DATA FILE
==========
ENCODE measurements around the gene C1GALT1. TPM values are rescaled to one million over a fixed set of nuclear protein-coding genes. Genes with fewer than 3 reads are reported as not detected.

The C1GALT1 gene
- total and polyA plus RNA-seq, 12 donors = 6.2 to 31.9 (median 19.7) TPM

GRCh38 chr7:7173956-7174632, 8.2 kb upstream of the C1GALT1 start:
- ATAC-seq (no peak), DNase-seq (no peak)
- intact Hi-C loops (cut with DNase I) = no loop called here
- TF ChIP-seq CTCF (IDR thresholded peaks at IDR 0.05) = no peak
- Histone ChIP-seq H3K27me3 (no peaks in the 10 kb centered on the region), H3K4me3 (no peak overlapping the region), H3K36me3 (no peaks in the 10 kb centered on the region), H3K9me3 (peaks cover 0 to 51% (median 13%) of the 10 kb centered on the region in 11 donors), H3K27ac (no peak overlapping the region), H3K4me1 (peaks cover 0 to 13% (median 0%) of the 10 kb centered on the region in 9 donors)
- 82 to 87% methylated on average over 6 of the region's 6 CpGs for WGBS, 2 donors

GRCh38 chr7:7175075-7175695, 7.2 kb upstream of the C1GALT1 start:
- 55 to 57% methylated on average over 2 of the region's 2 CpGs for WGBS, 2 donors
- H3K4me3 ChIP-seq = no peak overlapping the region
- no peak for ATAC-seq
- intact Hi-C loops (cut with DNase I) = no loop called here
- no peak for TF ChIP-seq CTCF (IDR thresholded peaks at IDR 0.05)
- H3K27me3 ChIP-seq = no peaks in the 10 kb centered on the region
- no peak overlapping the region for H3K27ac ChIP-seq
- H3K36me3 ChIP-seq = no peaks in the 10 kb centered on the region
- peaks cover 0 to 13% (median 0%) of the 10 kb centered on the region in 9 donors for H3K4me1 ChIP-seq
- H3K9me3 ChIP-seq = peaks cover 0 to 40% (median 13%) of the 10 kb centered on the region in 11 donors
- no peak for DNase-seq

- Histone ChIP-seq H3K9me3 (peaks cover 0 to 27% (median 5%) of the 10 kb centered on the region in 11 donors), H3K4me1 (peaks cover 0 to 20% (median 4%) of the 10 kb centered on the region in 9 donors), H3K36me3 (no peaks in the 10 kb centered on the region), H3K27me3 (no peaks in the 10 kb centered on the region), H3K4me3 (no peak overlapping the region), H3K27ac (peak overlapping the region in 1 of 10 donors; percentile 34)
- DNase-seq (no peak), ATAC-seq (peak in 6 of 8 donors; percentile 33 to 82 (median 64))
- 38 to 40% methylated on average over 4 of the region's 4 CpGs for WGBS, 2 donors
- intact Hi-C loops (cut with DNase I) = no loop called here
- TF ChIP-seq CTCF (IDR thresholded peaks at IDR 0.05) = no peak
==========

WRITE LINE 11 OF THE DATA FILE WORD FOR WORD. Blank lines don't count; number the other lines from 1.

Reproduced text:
- 55 to 57% methylated on average over 2 of the region's 2 CpGs for WGBS, 2 donors